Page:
These days, everything seems to be available at the touch of a button. We can reach everything and be able to have anything, through applications on our computers or phones. It makes our work easier, and this is not necessarily a bad thing. We finish our work faster, and it makes life easier for many of us.
But because we can gratify ourselves instantly with what we want or need at the moment we want or need them, we have become entitled to receive things as easily as we have demanded of them. Sometimes, we treat people at work the same as we treat our computers or machines – we want to be served just as quick! And then when we got what we need, we’d leave the rest to dust.
We’re more impatient. We demand the most outrageous things. We get insanely angry over computer failure and then we misplace our frustration on other people. These things are enough to remind us to slow down and consider how we are not entitled to anything.
Why should we breed the habit of saying ‘thank you’, especially in our work places?
Appreciating others’ effort.
When someone does something for us at work, it’s easy to dismiss it as something that they “had to do”. If you look around, restaurant servers, security, helpers, hotel housekeeping staff and people in similar jobs do so much thankless work. They clean up after our mess, and sometimes even get yelled at, for the smallest reasons.
But without them, we’d be eating in dirty tables; we’d be struggling over our groceries just to open the lobby door, or sleeping in messy beds. They may perhaps be doing their work, but we’re not above them because of it. It is recognizing that their job is to make us feel comfortable, but their worth as people is not tied to the nature of their jobs.
It’s the same in the office – whether it’s the guy who delivers mail or the one who prepared your report’s slide show, we shouldn’t forget that even if they had to do it because that’s expected of them, it took them their time, energy, resources and wit to be able to perform for our convenience, just as we’d do things for our bosses and colleagues.
When we’re appreciative, people will go the extra mile. For parents, that’s a good motivating factor to get children to do chores! Children are encouraged by parents’ or older people’s recognition, so once they hear a good word from you, they’d likely repeat that and echo your habit of thankfulness to others as well.
At the end of the day, whatever service or help we receive from others, we’re all just people – we’d love to hear something as small but as rewarding as a ‘thank you’ for something that took any bit of effort.
Whether it’s a small or a big task, nobody likes to hear that what they worked hard on didn’t matter. But whether or not an idea or task had been made use of or not, it still doesn’t take away the fact that it was still an accomplishment. Saying ‘thank you’ sheds light on that accomplishment, and lets the other person have the idea, at least subliminally, that he or she ought to have done their best on it. They won’t be flippant about the most menial tasks because they know that you took enough notice.
In the work place, a simple, “Thank you on that chart you made, it was very helpful!” can mean that staff member would just remember that comment on a simple task and be motivated to do well on his other assignments in the future.
Appreciation also weaves people together. When we forget to be thankful, we breed hostility because we somehow ignored someone’s show of effort, and they’d be less likely to be motivated to do well in the future because they’d feel that it doesn’t matter. And when we take the words ‘thank you’ for granted, we separate ourselves from others.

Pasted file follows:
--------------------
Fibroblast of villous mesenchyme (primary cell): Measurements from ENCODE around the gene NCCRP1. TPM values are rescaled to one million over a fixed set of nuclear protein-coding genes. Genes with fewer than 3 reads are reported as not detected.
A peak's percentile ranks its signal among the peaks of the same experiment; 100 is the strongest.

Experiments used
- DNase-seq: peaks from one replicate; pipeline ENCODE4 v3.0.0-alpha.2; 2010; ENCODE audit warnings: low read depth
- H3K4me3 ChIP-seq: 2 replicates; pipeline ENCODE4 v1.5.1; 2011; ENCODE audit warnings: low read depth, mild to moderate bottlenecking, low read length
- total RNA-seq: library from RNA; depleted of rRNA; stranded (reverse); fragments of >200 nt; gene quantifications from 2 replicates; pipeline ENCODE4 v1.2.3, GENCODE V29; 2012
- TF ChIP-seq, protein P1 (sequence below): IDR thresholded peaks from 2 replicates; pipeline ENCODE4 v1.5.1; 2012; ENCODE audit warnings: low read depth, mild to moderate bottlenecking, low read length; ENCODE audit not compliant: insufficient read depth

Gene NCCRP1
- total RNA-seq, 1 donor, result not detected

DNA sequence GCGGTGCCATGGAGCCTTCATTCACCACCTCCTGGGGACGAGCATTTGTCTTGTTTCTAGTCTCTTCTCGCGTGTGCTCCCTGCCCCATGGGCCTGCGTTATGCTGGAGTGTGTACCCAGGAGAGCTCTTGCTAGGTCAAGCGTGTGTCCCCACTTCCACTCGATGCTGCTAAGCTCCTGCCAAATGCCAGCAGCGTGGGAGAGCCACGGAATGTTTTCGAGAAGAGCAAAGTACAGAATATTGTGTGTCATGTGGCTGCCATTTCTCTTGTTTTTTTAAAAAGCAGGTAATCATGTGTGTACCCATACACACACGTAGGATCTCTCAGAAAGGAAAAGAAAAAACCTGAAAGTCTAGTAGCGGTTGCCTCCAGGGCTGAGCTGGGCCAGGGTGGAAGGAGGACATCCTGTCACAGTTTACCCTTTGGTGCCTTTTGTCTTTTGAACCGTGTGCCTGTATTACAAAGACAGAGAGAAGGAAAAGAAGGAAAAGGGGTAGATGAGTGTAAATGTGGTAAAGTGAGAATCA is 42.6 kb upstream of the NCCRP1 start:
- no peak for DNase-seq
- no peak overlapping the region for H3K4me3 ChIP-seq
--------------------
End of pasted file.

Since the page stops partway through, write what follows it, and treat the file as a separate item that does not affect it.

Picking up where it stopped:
You don’t expect to be able to do everything and still be on top of it all. Getting help – and showing that you’re grateful for it – is a display of humility.
No one is a standalone guy at the work place, so even if you try to do everything on your own, you’d still need resources, you’d still need to ask someone else, you’d still need to figure out things with some help. It requires a healthy level of self-recognition to acknowledge that you’re not mighty on your own.
When we seek help, we get another’s involvement and expertise on a matter. Being thankful for the person’s assistance will likely ensure that they’d do it again for you. Pride is divisive; and it is just plain silly at some point. Why struggle on your own when you can call someone to help you on it? The time spent not agonizing over a particular project or chore is another person’s precious time, of which they willingly spent to help you.
The more that you have the habit of thankfulness, the higher chance it is that other people will instantly give you the aid that you need in the future, no questions asked. They’ll be readily available, because they see that you’ve placed value in what they’ve done for you by thanking them.
It’s not only an issue of being able to say thanks; but more importantly, it’s putting the right perspective on who we are as we interact with others. Do we think lowly of them? Do we think too highly of ourselves? People who don’t show appreciation mostly have an issue with pride. In a team, there’s a proper place for pride, and that should not be somewhere that hampers the whole group’s efforts and turn overs.
Because we live in a fast-paced world, it’s easy to get caught up in the stream of activity and forget to stop and thank the people who help enable us to run it. Thankfulness is a habit, and to cultivate it will surely give us a better working relationship with our peers and an even better working environment where everybody is acknowledged, appreciated, and motivated.